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  1. #11
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    One note when it comes to clothes. In my opinion, nothing comes close to wool and you can still find the best wool pants from Mil. Surplus. One of my most favorite pair of pants cost me less than $10 and I bought them two years ago. They aren't camo but the dead animals didn't seem to mind!

  2. #12
    Senior Member
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    My 1st matthews bow wasn't the top/best they offered at the time, which left me wanting a better bow or the latest/greatest.

    So when I was ready for a new bow I bought Matthews' latest and greatest, which was the Drenalin, a great bow, still a great bow, which is 5 years old now? and their newest bows don't leave me wanting one really, I honestly could hunt forever with this bow and never need another bow IMO.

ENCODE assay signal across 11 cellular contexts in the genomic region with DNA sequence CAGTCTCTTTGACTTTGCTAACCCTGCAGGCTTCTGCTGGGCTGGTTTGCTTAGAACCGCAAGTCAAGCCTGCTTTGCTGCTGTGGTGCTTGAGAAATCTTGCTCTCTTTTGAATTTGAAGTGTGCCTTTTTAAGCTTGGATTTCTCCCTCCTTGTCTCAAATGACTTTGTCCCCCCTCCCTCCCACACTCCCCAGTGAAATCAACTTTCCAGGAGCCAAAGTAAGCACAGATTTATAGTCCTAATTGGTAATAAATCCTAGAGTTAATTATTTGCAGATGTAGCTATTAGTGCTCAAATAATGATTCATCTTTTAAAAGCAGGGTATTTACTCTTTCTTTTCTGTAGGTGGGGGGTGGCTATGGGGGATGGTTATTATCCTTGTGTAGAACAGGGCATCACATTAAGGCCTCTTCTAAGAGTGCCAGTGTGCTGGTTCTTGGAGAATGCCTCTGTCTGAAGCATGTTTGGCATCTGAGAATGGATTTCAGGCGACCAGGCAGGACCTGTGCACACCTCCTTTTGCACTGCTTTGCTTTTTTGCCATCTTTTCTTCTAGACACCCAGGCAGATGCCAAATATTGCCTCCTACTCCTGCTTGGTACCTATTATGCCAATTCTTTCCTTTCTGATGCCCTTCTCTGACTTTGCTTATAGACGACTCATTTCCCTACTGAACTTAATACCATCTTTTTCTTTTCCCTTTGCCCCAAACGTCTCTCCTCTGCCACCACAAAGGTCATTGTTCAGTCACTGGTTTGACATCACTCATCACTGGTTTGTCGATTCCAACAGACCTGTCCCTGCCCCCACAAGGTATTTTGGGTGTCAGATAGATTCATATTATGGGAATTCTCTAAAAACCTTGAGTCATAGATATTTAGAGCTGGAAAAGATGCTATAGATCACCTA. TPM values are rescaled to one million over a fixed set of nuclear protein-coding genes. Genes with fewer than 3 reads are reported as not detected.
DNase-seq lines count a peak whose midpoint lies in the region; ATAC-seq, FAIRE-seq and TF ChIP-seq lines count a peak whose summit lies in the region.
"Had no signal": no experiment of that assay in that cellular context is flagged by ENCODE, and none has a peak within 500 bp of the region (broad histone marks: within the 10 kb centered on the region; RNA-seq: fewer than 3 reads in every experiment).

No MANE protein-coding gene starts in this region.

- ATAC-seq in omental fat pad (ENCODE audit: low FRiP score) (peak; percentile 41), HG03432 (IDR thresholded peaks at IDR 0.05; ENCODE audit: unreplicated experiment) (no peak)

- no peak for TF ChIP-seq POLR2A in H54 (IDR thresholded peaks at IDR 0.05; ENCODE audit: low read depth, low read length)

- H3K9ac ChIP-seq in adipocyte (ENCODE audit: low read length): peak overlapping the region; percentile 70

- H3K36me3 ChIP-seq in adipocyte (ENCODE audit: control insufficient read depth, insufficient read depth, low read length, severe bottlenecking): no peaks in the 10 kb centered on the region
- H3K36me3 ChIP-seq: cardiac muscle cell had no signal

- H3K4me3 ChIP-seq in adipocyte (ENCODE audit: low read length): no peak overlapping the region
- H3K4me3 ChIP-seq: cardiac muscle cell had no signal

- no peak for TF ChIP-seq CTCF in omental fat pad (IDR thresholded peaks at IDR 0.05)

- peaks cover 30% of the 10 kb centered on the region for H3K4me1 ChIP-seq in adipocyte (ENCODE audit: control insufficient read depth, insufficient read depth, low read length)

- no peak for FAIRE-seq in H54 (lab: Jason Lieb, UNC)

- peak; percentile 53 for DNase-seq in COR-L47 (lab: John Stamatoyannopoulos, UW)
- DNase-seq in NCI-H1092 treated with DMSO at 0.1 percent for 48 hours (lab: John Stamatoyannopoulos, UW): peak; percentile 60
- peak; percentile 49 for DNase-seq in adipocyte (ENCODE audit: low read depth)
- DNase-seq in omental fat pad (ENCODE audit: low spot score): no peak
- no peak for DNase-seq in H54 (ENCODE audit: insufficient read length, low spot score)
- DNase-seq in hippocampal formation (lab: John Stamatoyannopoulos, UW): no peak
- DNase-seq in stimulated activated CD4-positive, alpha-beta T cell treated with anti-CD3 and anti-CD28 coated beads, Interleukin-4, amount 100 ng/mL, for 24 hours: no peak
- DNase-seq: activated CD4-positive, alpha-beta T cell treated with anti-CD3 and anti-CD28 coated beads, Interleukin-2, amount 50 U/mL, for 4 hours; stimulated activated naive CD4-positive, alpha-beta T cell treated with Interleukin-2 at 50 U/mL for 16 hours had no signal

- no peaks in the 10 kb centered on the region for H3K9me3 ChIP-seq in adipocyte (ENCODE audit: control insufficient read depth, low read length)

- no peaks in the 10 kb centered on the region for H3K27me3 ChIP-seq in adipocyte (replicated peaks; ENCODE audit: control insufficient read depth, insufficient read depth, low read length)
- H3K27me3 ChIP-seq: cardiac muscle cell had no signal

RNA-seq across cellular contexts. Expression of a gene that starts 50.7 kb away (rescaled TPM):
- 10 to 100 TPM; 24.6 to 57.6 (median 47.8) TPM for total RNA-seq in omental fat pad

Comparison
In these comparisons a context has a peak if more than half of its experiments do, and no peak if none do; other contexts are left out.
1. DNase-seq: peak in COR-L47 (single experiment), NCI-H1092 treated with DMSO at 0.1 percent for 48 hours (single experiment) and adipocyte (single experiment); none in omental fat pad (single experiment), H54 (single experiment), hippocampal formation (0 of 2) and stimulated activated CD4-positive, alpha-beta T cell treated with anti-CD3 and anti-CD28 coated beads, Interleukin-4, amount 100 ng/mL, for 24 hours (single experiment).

I'm sure I'll own another matthews one day, in no way does one need the latest bow each season.. plus I'd rather know my bow for 5 years or so vs. having to learn a new bow every year.

    I assume say the Helim is better than my Drenalin, but by how much? I haven't really heard of any major break throughs since my bow, so is the helim 5% better? it's not like the bow shoots twice as fast, twice as quiet, half the weight etc...

    If/when there is a major break through I'll probably want a new bow, for honestly I could easily see using my current bow for another 5-10years.

    I'd be more likely to buy a new quiver/accessories for my bow than a new bow at his point.

    I like my setup for the most part, great bow, great arrows, great release, great sight.


    So essentially I'd get the latest and greatest when I need something new, if not I'd save my money for something I need. Once you have a great setup why change it when the benefit is very little.

    Also my local bowshop will honestly tell me if there is any difference from a bow to another..., they'll straight up say your 2003 bow is almost no different from the new 2004/2005 bow... down the road they may say oh this has improved...in 2010... so sure you can get a new bow and it'll be better, but not much... or, oh the game has changed, this new model blows everything out of the water.